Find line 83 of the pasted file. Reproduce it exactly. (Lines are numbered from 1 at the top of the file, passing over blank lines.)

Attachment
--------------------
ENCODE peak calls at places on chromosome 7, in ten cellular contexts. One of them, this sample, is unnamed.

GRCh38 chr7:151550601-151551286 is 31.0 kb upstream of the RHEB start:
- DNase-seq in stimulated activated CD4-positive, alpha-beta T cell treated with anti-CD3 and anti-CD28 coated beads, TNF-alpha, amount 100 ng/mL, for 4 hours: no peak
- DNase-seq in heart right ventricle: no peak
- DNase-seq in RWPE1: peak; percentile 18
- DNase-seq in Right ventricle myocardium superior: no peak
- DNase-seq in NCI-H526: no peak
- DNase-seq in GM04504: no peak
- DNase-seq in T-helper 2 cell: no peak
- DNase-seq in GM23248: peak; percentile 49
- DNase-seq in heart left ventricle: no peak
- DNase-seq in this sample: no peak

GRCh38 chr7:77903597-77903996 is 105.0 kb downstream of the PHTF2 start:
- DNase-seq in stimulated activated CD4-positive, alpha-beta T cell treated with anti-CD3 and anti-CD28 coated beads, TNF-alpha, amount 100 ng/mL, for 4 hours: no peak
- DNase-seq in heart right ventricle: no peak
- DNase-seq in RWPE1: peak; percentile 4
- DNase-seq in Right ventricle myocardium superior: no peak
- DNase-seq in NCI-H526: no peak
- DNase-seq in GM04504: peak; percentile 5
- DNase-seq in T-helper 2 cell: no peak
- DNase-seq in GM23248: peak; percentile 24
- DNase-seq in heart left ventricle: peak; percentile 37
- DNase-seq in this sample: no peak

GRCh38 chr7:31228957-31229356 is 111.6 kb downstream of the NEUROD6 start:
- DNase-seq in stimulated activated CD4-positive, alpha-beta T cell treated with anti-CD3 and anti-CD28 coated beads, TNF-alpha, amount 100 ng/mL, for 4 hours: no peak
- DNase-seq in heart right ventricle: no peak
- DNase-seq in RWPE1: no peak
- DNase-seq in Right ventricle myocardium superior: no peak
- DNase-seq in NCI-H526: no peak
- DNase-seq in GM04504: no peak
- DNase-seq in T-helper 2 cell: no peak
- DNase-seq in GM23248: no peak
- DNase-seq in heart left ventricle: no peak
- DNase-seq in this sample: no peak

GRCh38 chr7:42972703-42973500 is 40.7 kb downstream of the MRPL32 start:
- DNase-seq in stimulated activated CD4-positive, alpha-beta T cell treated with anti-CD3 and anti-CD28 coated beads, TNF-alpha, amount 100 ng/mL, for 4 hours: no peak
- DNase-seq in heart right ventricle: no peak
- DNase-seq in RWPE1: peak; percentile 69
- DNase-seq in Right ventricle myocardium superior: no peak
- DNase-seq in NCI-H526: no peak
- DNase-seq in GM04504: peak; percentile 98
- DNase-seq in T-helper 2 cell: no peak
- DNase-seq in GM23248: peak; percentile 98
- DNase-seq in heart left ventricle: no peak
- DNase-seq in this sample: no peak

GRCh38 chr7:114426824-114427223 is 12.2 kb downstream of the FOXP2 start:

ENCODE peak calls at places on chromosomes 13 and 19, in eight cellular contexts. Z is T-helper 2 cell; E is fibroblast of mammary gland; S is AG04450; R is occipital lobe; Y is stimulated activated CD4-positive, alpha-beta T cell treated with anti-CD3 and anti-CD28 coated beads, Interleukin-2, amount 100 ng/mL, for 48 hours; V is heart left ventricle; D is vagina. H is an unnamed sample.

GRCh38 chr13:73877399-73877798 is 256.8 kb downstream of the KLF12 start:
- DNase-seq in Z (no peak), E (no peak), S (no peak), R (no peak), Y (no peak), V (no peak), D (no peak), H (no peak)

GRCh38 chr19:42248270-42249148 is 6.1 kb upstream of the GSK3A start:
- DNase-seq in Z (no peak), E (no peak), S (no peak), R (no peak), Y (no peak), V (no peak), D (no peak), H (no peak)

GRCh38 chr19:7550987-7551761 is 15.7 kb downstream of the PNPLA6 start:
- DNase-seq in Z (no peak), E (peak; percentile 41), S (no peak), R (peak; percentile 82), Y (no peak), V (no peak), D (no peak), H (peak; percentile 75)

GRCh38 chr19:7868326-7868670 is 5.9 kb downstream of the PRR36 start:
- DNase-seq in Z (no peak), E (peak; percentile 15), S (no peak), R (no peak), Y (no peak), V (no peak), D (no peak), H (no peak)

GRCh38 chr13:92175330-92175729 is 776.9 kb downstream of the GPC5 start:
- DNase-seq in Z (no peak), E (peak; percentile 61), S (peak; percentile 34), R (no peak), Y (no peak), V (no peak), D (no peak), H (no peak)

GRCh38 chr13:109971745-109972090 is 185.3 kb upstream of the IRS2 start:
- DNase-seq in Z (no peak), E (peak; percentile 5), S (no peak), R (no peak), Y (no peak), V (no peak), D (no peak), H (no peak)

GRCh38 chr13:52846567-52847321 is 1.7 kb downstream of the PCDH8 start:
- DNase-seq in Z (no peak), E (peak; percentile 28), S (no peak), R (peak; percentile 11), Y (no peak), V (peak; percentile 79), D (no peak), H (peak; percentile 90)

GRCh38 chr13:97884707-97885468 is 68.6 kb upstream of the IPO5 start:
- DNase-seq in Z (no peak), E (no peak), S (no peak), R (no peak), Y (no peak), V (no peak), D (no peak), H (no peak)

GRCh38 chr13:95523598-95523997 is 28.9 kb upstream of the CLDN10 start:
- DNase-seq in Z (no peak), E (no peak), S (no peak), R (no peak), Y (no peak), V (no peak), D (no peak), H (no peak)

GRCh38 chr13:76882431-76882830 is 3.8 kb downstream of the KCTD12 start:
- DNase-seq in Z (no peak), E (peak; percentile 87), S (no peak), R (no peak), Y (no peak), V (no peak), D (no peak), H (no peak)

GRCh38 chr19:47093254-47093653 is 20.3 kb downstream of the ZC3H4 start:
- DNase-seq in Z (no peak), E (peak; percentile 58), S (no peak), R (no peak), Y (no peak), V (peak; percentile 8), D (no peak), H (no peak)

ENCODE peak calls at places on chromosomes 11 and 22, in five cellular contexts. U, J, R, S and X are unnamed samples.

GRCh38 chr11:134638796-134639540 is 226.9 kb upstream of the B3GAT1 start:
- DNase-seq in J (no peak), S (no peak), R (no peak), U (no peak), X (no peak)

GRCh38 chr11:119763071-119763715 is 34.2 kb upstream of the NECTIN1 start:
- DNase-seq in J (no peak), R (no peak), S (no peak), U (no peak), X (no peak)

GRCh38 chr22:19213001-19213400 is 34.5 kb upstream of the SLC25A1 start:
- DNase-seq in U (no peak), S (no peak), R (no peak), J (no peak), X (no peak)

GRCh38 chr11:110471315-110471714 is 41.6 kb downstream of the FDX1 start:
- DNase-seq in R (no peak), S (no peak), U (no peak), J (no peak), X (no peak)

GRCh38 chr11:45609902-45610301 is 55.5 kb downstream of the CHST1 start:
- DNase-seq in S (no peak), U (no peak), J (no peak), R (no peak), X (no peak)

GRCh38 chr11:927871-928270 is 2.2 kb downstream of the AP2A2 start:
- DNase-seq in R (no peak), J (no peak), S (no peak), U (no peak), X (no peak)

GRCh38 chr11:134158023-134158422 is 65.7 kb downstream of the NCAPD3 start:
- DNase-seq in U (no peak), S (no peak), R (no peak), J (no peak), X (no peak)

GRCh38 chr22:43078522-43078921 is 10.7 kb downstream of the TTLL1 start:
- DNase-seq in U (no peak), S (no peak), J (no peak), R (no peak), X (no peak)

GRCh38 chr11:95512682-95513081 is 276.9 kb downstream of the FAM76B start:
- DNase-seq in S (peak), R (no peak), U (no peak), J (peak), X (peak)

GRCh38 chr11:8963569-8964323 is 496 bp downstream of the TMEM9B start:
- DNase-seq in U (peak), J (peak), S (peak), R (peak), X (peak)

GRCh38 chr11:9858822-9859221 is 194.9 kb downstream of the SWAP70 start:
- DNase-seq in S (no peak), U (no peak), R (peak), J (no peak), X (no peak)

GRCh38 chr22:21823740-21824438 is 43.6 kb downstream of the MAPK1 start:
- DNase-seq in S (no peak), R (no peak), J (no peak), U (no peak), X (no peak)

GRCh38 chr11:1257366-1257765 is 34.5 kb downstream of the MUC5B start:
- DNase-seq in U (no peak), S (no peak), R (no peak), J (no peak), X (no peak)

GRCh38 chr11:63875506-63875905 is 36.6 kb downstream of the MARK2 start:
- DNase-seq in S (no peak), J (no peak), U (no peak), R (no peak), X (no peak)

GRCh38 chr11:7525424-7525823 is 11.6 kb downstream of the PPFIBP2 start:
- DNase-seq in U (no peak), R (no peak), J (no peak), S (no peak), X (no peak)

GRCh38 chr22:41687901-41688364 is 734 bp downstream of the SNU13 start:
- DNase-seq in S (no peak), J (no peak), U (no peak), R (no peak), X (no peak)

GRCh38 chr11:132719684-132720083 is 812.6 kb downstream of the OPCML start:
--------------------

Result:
GRCh38 chr11:134158023-134158422 is 65.7 kb downstream of the NCAPD3 start: